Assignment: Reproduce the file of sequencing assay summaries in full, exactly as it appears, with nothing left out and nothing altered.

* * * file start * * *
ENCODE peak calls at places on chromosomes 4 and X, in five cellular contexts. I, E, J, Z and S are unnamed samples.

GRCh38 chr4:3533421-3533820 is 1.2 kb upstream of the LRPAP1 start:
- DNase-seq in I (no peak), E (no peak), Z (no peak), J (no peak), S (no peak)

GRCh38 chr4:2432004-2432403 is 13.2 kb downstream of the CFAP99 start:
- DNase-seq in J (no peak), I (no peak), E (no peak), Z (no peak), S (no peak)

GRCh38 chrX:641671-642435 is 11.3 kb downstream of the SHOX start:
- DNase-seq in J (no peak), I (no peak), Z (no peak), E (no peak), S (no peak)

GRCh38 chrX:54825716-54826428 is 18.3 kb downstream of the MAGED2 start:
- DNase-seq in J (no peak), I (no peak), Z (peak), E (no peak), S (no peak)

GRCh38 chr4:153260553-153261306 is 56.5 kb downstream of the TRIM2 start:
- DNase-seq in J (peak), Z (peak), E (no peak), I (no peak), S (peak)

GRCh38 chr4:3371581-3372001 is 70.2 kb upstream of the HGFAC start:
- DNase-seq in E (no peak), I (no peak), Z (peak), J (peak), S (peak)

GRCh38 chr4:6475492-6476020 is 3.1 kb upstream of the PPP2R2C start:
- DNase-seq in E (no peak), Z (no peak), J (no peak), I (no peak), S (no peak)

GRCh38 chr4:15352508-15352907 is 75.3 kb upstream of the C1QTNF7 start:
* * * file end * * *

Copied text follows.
ENCODE peak calls at places on chromosomes 4 and X, in five cellular contexts. I, E, J, Z and S are unnamed samples.

GRCh38 chr4:3533421-3533820 is 1.2 kb upstream of the LRPAP1 start:
- DNase-seq in I (no peak), E (no peak), Z (no peak), J (no peak), S (no peak)

GRCh38 chr4:2432004-2432403 is 13.2 kb downstream of the CFAP99 start:
- DNase-seq in J (no peak), I (no peak), E (no peak), Z (no peak), S (no peak)

GRCh38 chrX:641671-642435 is 11.3 kb downstream of the SHOX start:
- DNase-seq in J (no peak), I (no peak), Z (no peak), E (no peak), S (no peak)

GRCh38 chrX:54825716-54826428 is 18.3 kb downstream of the MAGED2 start:
- DNase-seq in J (no peak), I (no peak), Z (peak), E (no peak), S (no peak)

GRCh38 chr4:153260553-153261306 is 56.5 kb downstream of the TRIM2 start:
- DNase-seq in J (peak), Z (peak), E (no peak), I (no peak), S (peak)

GRCh38 chr4:3371581-3372001 is 70.2 kb upstream of the HGFAC start:
- DNase-seq in E (no peak), I (no peak), Z (peak), J (peak), S (peak)

GRCh38 chr4:6475492-6476020 is 3.1 kb upstream of the PPP2R2C start:
- DNase-seq in E (no peak), Z (no peak), J (no peak), I (no peak), S (no peak)

GRCh38 chr4:15352508-15352907 is 75.3 kb upstream of the C1QTNF7 start: